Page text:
A Little Town and a Little Girl


The first cemetery that I can remember was on Quadra Street. It was only one-half block big and was already nearly full when we went through it coming from church one Sunday morning. It had a picket fence and was surrounded by tall, pale trees whose leaves had silver backs. Except for what care relatives gave the graves, it was a wild place, grave being tied to grave by a network of brambles and vines. There were one or two handsome headstones among the mat of wild and tame, flowers and weeds—interwoven growth. It was a favourite nesting place for the few shy birds that were native to British Columbia.

On the far side of the cemetery the Chinese had erected a great stone altar on which they placed whole pigs roasted and great piles of white cakes, looking like pure grease, to please the appetites of their dead who lay in rows in front of unpainted headboards with only Chinese characters written on them. The graves were as much alike as the Chinese themselves had been in clothes, pigtails and customs in life. There those foreigners lay, temporarily pitted, like winter vegetables. When there were bones enough they would all be gathered together from the graves and shipped back to China.

When the old Quadra Cemetery was quite full, its gates were closed and it was left to go entirely wild. Only the very tallest monuments could peer above the bushes. They seemed to say, “Hush!” as we children clattered past on our way to school.

Victoria had made a big new cemetery at Ross Bay, much farther out of town. Funerals took far longer then. The horses were not allowed to go faster than a walk as long as the corpse was behind them. They might trot as briskly as they liked back to town with the empty hearse behind them. Hayward’s hearse had six enormous black plumes waving over the top of it. They swayed and writhed and were considered most dignified and in very good taste. Mr. Storey, the rival undertaker, had a hearse with six fuzzy black things on top having waists like the forms dressmakers use for fitting; they had woolly tails hanging down all round, waggling and lashing as the hearse went over the bumpy roads. They looked like six angry monkeys dancing over the coffin. Crêpe streamed from the hats of the undertaker, the driver, the widows’ bonnets, the carriage whips and the knobs of the house doors where death waited for the hearse. The horses that dragged the dead were black and wore black plumes nodding on the top of their heads, black nets over their backs with drooping mournful fringes that ended in tassels tumbling over the shafts. Dead children had a little white hearse with white ponies and white nets and plumes. Funerals were made as slow and nodding and mournful as possible.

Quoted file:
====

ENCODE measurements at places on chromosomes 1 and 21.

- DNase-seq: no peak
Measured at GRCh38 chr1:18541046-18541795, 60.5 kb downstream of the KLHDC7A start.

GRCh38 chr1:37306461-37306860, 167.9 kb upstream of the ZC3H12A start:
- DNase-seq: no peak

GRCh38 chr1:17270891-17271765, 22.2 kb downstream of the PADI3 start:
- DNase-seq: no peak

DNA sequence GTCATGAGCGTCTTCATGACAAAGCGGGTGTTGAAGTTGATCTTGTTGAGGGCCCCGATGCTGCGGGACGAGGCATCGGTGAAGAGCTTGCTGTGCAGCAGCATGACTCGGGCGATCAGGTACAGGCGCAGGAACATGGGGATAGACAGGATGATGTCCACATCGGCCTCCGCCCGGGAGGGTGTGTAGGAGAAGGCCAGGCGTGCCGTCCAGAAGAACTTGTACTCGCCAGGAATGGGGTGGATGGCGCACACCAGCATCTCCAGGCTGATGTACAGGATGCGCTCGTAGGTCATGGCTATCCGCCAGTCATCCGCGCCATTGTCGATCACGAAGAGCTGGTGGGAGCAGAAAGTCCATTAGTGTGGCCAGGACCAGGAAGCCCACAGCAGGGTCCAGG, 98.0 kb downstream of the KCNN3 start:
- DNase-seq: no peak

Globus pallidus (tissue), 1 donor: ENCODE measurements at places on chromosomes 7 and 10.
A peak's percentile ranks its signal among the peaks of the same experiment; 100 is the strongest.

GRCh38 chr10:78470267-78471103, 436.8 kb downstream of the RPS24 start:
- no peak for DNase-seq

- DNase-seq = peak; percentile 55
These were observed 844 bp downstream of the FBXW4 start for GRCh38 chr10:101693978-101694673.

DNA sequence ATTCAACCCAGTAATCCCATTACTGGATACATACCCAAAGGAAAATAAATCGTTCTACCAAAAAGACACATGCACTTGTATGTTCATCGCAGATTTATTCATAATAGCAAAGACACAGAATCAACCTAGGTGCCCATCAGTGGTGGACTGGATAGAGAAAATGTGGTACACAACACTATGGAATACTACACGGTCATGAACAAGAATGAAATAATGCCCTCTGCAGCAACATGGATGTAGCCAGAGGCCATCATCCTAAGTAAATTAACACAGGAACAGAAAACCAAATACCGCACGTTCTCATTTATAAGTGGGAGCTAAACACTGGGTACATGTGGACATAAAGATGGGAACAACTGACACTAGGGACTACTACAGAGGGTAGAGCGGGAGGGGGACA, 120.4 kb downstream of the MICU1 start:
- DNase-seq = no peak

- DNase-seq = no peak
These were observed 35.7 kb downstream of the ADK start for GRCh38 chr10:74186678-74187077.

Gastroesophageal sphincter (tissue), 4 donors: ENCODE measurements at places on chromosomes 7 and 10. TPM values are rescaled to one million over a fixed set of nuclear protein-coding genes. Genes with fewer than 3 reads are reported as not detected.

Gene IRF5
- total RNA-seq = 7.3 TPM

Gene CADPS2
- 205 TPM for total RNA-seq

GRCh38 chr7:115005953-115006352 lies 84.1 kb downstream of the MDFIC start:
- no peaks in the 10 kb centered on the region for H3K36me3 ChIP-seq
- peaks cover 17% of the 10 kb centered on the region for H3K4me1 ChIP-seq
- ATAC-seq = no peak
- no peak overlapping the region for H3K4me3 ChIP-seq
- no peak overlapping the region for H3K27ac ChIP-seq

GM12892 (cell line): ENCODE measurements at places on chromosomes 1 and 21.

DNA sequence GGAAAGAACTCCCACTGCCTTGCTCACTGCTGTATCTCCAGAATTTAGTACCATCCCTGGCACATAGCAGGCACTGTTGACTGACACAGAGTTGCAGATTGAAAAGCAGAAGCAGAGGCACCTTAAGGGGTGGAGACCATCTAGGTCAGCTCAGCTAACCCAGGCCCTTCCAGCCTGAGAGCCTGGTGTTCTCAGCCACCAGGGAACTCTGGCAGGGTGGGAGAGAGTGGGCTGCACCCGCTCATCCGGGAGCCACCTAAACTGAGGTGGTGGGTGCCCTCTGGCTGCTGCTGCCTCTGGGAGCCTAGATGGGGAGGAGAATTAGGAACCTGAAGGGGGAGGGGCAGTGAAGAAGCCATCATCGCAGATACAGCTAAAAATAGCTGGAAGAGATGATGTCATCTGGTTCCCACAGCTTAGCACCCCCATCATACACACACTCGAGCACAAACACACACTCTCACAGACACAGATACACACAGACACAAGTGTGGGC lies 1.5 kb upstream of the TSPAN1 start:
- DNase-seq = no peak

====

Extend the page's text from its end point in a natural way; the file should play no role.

Every friend of the dead who owned a chaise or buggy and some hired hacks joined in the procession. Nobody thought of crossing the path of a funeral; people stood holding their hats in their hands with heads bowed patiently until the procession had passed. People drew down their front blinds as a funeral passed their houses. In Victoria the dead were buried as leisurely as the living lived.

The first graves in Ross Bay Cemetery looked very lonely and far apart, because Episcopalians could not lie beside Nonconformists, nor could Catholics rest beside Episcopalians. Methodists, Chinese, paupers buried by the City and people who believed in nothing at all, had to lie each in a separate part of the cemetery.

There were wide, gravelled driveways among the graves. Some of the graves were like little, low-walled gardens filled with flowers. This cemetery had a grave-keeper who kept the graves from getting muddled together with weeds and brambles.

But the waves of Ross Bay boomed against the cemetery bank and broke it. They bit into the earth, trying to wash out the coffins. They seemed to say, “I, the sea, can take better care of you, the dead, than the earth can. My gulls will cry over all of you alike. In me all denominations can mingle.”


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This work (The Book of Small by Emily Carr) is free of known copyright restrictions.